Purity Rings & Other Lies

I was 13 when I put on my first purity ring.  It was silver and read “TRUE LOVE WAITS” in small block letters.  I loved that ring.  It was a symbol of my faith, my loyalty, my ability to perfectly follow the rules, and my worth.  I’ve always been a sucker for following the rules.  As Monica from Friends would say, “The rules control the fun!”  I loved the rules.  The rules shaped who I was.

I looked forward each year to the “sex talk” we were privy to at youth group.  All of the girls were hearded in one room and all the boys corralled into another.  The boys were lectured on the dangers of porn and masturbation.  The girls were told that sex would be magical if we would only wait until we found our one true soulmate, married him (always him – it was also heteronormative), and then had sex for the first time on our wedding night.  I looked forward to this weird, predictable litany because it reminded me every year that I was doing what I needed to do in order to be a “good Christian.”  I thought God would love me more if I followed the rules.  And every year I was reminded that I could check off another box on my Heaven Checklist.

What I didn’t see was how unequipped I actually was for a relationship.  We spent so much time talking about purity that I never thought to ask any questions about conflict resolution, loving communication, or how hard it is to try to understand the inside of someone else’s brain.  I thought that if I waited for my soulmate, everything would be perfect.  There would be no need for communication skills because I had saved my body for my one true love and that meant nothing would be able to tear us apart.  Everything would be perfect.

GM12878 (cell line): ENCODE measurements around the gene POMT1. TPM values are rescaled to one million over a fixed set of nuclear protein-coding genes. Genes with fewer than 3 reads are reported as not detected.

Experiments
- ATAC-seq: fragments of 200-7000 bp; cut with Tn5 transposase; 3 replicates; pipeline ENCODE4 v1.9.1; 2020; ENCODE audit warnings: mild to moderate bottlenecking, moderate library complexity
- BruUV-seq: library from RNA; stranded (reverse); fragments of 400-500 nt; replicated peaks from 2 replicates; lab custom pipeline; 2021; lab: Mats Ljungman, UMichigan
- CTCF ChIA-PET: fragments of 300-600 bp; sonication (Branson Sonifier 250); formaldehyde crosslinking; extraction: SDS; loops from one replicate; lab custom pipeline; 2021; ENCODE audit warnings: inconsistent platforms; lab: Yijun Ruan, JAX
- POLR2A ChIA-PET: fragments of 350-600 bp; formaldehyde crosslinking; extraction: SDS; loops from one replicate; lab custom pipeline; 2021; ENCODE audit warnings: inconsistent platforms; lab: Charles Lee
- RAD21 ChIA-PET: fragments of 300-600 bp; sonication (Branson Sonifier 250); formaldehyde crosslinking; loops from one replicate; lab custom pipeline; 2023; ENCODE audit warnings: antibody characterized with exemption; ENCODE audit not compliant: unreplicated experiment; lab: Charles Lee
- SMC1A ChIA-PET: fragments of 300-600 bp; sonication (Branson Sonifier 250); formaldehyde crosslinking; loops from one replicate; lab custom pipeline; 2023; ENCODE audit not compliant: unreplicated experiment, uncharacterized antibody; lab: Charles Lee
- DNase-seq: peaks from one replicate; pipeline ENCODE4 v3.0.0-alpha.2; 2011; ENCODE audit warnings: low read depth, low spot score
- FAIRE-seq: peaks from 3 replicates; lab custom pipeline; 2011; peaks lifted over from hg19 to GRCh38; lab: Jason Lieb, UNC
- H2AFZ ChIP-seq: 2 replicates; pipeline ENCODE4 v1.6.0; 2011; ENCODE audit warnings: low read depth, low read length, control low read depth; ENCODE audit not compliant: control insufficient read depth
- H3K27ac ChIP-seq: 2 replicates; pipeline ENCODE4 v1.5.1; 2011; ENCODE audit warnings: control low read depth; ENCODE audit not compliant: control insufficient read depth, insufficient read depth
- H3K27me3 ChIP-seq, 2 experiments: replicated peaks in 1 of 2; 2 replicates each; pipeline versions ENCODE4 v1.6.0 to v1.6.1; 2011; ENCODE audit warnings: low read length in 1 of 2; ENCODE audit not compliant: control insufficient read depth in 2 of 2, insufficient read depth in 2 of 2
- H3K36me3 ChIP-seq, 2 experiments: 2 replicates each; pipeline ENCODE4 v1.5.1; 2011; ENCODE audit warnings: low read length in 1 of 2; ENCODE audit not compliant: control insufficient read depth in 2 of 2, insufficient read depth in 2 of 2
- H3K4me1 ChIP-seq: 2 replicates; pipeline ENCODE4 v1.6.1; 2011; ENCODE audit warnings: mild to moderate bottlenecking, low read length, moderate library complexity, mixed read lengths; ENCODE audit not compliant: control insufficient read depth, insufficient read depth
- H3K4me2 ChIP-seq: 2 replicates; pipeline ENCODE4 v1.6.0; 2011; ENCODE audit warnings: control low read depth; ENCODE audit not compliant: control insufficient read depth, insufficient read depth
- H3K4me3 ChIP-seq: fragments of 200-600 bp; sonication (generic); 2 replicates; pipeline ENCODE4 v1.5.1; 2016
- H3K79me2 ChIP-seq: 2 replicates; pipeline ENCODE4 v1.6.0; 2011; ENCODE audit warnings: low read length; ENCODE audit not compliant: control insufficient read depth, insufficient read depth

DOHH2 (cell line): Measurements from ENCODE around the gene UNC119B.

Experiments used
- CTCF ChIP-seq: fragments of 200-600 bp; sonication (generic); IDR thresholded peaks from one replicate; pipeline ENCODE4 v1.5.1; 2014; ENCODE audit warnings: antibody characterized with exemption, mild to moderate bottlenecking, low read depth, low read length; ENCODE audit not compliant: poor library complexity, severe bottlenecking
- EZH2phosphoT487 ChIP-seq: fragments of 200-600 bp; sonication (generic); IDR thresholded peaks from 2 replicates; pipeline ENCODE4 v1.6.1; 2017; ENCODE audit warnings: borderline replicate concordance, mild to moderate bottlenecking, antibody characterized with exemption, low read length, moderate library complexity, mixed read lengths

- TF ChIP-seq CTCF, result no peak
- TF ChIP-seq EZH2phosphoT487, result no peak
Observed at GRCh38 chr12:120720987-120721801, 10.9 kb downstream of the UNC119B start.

It turns out that relationships are SUPER HARD.  Even good, healthy relationships are (one more time for the people in the back) SUPER HARD.  I love my partner.  He’s the most kind and understanding person, and I know that we love each other deeply, but there are still times when we want to strangle each other.  We’ve had to learn how to ask for what we need, how to use “I feel” statements so that we aren’t constantly accusing each other, and how to talk through a conflict to arrive at the seed that it was really about.  I never learned how to do any of this in the church.  I had no idea that I needed to learn it.

Even more concerning is how my purity culture upbringing did not teach us about rape culture.  If anything, it perpetuated it.  First, the fact that we learned about our sexualities in gender separated rooms should really say more than enough.  The inherent belief that men have an unquenchable sex drive and women just want to be told they look pretty is the root of rape culture.  By learning about sexuality as a whole community, we could have fostered some of the communication piece we were so desperately missing.  Purity culture also taught me nothing about how to communicate what I want – whether I want to have sex or not, what to do if I don’t want to have sex, and what to do if I’m forced to have sex I don’t want to have.  It was presumed that all sex within marriage would be consensual.  (Hot tip: it’s not.)  There will be times that your spouse or partner wants sex and you do not and if you don’t know how to navigate that, it will be damaging.  

Furthermore, saving myself for marriage meant saving myself from all sexual encounters, even those that are unwelcomed.  There is an element of victim blaming in purity culture that is more than disturbing.  While it was never spelled out this clearly, it was only logical for me to presume that rape only happened to women who were actually asking for it – their clothes were slutty or they were drunk or they had been sexually active before.  All of these things fell under the category of not saving oneself, and that essentially negated assault as a possibility.  Being assaulted destroyed purity just as much as having sex with a high school boyfriend.  No matter what the situation, it was all the woman’s fault.